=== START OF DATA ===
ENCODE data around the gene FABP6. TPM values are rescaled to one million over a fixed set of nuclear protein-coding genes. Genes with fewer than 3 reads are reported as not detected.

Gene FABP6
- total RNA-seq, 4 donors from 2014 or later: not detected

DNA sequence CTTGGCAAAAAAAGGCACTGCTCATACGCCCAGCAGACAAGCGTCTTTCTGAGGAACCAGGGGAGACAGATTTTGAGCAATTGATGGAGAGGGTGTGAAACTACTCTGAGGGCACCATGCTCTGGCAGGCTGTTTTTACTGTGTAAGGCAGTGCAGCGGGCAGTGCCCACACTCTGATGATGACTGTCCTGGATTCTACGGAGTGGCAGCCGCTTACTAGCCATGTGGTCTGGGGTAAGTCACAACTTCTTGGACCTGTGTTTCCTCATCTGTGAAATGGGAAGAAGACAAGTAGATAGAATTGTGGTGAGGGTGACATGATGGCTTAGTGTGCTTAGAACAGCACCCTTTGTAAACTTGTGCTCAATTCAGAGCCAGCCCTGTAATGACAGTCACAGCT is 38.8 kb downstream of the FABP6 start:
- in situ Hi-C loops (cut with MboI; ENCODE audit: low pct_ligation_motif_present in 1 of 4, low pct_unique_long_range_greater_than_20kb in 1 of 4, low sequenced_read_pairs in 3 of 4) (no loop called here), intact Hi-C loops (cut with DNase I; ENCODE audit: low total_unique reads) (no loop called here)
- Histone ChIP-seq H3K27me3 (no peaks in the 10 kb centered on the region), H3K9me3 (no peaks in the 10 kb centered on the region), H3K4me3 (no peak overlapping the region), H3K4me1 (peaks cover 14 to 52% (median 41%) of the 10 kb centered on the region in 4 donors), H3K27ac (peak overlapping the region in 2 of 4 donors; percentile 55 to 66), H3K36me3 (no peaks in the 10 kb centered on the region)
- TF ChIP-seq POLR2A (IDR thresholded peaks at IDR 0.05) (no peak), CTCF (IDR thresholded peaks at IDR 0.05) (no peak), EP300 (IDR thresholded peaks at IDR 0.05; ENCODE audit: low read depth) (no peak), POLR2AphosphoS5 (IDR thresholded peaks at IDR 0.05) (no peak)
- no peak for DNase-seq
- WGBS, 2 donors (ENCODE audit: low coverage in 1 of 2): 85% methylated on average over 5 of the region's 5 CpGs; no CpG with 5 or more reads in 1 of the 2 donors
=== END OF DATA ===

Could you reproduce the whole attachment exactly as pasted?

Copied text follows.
ENCODE data around the gene FABP6. TPM values are rescaled to one million over a fixed set of nuclear protein-coding genes. Genes with fewer than 3 reads are reported as not detected.

Gene FABP6
- total RNA-seq, 4 donors from 2014 or later: not detected

DNA sequence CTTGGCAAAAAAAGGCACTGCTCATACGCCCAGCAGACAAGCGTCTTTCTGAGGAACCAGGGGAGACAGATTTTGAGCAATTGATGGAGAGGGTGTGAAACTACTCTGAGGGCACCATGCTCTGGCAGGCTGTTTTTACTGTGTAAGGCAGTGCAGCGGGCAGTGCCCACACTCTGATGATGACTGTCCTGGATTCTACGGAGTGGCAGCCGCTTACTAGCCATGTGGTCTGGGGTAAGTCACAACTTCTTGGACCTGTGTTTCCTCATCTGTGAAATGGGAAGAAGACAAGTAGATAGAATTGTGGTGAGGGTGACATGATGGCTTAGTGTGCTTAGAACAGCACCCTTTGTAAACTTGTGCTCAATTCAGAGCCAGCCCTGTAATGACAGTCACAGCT is 38.8 kb downstream of the FABP6 start:
- in situ Hi-C loops (cut with MboI; ENCODE audit: low pct_ligation_motif_present in 1 of 4, low pct_unique_long_range_greater_than_20kb in 1 of 4, low sequenced_read_pairs in 3 of 4) (no loop called here), intact Hi-C loops (cut with DNase I; ENCODE audit: low total_unique reads) (no loop called here)
- Histone ChIP-seq H3K27me3 (no peaks in the 10 kb centered on the region), H3K9me3 (no peaks in the 10 kb centered on the region), H3K4me3 (no peak overlapping the region), H3K4me1 (peaks cover 14 to 52% (median 41%) of the 10 kb centered on the region in 4 donors), H3K27ac (peak overlapping the region in 2 of 4 donors; percentile 55 to 66), H3K36me3 (no peaks in the 10 kb centered on the region)
- TF ChIP-seq POLR2A (IDR thresholded peaks at IDR 0.05) (no peak), CTCF (IDR thresholded peaks at IDR 0.05) (no peak), EP300 (IDR thresholded peaks at IDR 0.05; ENCODE audit: low read depth) (no peak), POLR2AphosphoS5 (IDR thresholded peaks at IDR 0.05) (no peak)
- no peak for DNase-seq
- WGBS, 2 donors (ENCODE audit: low coverage in 1 of 2): 85% methylated on average over 5 of the region's 5 CpGs; no CpG with 5 or more reads in 1 of the 2 donors